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Elizabeth Sandifer

Elizabeth Sandifer created Eruditorum Press. She’s not really sure why she did that, and she apologizes for the inconvenience. She currently writes Last War in Albion, a history of the magical war between Alan Moore and Grant Morrison. She used to write TARDIS Eruditorum, a history of Britain told through the lens of a ropey sci-fi series. She also wrote Neoreaction a Basilisk, writes comics these days, and has ADHD so will probably just randomly write some other shit sooner or later. Support Elizabeth on Patreon.


  1. thesmilingstallioninn
    December 28, 2016 @ 4:23 am

    I still believe there might be more to the Harmony Shoals storyline this series when it was brought up in Husbands, they do seem to be the same head-splitting beings who tried to purchase the diamond from River, there’s the Ghost of Love and Wishes gemstone in this episode, and of course there’s that UNIT soldier who might spread more Harmony Shoals around. I don’t think it’s completely over, especially if Moffat was looking for a direction to take his final series in and an arc word might be a callback to Bad Wolf and such. Just a guess or speculation.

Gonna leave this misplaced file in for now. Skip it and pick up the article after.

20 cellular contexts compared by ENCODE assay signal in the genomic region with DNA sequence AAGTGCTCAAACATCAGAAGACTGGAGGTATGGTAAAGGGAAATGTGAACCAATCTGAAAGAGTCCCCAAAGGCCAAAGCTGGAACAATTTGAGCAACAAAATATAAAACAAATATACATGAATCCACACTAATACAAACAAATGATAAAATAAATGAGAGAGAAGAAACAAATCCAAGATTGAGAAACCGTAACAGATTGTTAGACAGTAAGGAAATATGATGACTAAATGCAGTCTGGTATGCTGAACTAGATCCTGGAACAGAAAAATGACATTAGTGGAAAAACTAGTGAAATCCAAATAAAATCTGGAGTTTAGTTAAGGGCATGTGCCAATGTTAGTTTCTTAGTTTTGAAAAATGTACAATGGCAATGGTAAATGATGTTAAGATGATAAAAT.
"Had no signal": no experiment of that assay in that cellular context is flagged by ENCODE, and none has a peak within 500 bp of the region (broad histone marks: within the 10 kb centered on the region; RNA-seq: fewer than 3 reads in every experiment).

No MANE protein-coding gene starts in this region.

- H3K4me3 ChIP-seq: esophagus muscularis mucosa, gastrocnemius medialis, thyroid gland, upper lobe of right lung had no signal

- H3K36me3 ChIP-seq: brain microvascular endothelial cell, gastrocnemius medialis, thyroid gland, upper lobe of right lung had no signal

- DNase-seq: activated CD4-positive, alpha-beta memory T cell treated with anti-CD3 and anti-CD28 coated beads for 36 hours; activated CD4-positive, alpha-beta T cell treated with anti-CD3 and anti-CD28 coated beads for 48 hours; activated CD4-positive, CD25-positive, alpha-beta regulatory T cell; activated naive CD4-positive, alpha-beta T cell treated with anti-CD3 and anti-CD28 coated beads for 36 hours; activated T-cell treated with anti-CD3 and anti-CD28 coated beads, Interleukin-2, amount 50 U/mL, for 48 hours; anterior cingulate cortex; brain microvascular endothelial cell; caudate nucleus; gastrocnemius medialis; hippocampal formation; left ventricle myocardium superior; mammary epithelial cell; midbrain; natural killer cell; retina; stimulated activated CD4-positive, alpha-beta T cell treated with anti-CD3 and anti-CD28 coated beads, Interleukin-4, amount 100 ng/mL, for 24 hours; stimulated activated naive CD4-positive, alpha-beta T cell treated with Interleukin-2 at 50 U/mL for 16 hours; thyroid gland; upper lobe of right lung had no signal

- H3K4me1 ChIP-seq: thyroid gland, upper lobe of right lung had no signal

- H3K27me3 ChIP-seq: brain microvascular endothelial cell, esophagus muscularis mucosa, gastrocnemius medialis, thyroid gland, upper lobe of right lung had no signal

• thesmilingstallioninn
      December 28, 2016 @ 4:30 am

      Just to point out that reference in Husbands–

      DOCTOR: So, who is this buyer?
      RIVER: No idea, he just responded to the advert.
      (A shadow falls across their table. It is a bald man with a diagonal scar running around his face from the back of his skull, round across the right temple to below his left cheek bone. His voice is very hoarse.)
      SCRATCH: Which of you is Song?
      DOCTOR: Who wants to know?
      SCRATCH: I am Scratch.
      RIVER: Don’t need your name. Are you empowered to purchase?
      SCRATCH: I represent the Shoal of the Winter Harmony.
      RIVER: Don’t care. Don’t want to know. I’ll need immediate payment. Can you do that?

      (Just stuck out to me when I was watching Husbands again after I spotted Harmony Shoals was the name of the company in previews.)